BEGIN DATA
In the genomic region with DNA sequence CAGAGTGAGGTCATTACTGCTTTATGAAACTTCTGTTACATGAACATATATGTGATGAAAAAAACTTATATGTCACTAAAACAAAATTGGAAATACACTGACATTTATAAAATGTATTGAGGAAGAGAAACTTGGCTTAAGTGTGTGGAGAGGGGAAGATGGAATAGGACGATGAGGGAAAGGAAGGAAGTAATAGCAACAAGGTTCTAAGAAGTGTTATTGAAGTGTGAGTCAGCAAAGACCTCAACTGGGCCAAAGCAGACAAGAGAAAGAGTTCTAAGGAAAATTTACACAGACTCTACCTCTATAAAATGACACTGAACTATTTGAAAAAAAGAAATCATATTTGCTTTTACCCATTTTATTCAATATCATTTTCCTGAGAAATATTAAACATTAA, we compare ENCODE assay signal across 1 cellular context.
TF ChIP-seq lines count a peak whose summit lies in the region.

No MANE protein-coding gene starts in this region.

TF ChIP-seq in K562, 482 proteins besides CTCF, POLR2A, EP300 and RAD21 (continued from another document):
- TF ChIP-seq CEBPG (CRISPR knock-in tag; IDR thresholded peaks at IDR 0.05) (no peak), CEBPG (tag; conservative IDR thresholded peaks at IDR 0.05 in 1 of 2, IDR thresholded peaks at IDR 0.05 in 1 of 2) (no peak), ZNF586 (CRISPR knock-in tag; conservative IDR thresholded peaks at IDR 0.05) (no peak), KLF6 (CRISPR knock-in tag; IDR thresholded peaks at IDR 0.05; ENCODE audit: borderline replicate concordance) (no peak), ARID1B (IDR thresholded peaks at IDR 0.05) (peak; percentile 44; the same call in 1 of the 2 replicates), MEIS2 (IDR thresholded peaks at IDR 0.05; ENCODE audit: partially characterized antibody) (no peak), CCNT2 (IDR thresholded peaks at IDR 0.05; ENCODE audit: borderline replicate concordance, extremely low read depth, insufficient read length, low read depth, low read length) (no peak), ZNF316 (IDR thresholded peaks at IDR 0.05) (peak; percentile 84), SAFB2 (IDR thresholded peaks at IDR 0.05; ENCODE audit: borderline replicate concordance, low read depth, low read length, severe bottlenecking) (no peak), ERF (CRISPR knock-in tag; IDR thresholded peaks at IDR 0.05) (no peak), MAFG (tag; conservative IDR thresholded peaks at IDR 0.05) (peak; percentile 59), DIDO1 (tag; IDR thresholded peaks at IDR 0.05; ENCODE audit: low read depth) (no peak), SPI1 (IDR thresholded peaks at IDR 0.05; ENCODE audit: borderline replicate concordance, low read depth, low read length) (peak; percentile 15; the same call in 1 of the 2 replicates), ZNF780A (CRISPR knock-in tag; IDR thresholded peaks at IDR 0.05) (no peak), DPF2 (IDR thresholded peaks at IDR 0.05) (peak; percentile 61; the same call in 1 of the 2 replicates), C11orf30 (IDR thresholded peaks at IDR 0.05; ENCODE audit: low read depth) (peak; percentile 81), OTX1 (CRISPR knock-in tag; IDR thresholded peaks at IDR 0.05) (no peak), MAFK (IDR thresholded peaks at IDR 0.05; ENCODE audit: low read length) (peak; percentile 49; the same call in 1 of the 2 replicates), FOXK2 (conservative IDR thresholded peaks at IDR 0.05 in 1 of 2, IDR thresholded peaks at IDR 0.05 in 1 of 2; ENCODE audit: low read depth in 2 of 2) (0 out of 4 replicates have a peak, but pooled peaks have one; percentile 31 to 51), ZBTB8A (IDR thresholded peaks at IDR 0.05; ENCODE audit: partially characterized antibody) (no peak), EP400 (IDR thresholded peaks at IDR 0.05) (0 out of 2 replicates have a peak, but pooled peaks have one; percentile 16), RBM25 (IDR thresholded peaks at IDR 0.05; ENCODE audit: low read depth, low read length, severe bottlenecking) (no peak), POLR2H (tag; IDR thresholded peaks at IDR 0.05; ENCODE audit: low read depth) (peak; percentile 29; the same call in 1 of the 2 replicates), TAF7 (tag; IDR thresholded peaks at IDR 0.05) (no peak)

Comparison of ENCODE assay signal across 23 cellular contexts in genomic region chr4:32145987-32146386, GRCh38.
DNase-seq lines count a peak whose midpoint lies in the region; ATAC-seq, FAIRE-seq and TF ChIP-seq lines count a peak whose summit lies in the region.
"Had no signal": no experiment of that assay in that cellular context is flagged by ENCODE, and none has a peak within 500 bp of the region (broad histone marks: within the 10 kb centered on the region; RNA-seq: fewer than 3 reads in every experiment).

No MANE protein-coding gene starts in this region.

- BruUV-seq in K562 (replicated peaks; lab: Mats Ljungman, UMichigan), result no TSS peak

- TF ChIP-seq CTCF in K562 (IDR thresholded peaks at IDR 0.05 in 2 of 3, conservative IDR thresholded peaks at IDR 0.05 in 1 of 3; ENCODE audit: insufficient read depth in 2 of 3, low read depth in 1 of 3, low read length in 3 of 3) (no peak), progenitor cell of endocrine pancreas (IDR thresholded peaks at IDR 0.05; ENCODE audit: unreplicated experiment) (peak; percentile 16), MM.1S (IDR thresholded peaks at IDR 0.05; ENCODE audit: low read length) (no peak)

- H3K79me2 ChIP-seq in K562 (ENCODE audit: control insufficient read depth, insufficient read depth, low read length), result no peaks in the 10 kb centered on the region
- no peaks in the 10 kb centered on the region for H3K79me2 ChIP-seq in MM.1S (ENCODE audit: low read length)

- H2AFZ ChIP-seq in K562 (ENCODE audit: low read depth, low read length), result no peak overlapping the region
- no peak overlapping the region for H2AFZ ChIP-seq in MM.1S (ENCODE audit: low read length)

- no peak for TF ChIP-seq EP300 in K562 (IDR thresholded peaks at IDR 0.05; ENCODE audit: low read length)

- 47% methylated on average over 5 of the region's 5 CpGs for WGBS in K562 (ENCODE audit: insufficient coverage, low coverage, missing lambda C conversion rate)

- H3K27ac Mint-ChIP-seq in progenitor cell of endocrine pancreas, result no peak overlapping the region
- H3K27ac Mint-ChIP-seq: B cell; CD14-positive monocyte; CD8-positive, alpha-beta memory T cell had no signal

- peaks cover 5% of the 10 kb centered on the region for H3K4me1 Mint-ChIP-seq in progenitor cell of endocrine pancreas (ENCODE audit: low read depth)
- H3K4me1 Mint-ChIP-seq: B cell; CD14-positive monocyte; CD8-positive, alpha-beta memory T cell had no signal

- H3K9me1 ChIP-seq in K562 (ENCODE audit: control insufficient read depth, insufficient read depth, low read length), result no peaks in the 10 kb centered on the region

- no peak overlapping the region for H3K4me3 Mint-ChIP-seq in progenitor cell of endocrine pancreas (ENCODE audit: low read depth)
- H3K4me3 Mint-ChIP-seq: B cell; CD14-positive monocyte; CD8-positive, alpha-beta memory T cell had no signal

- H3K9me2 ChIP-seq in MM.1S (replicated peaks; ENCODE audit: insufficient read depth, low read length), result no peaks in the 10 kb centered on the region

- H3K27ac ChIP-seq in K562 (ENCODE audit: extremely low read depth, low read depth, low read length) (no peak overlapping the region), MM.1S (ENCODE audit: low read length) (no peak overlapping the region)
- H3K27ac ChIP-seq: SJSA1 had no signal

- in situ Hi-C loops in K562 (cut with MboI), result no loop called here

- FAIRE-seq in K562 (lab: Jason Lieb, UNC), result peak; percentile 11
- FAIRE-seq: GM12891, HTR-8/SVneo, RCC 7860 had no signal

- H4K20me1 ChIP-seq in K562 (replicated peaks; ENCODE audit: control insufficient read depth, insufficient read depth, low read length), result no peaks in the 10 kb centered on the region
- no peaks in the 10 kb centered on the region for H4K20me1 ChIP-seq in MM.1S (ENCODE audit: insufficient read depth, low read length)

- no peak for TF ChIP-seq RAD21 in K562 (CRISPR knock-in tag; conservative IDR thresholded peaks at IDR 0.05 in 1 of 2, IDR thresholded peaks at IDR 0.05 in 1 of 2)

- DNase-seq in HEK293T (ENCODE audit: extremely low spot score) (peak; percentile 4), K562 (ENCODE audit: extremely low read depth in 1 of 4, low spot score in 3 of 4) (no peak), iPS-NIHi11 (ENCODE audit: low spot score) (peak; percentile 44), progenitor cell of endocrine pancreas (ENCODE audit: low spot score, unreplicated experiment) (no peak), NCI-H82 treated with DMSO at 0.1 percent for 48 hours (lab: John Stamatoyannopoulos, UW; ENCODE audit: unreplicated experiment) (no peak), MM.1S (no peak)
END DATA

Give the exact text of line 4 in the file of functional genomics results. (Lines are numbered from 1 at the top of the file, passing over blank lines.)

TF ChIP-seq in K562, 482 proteins besides CTCF, POLR2A, EP300 and RAD21 (continued from another document):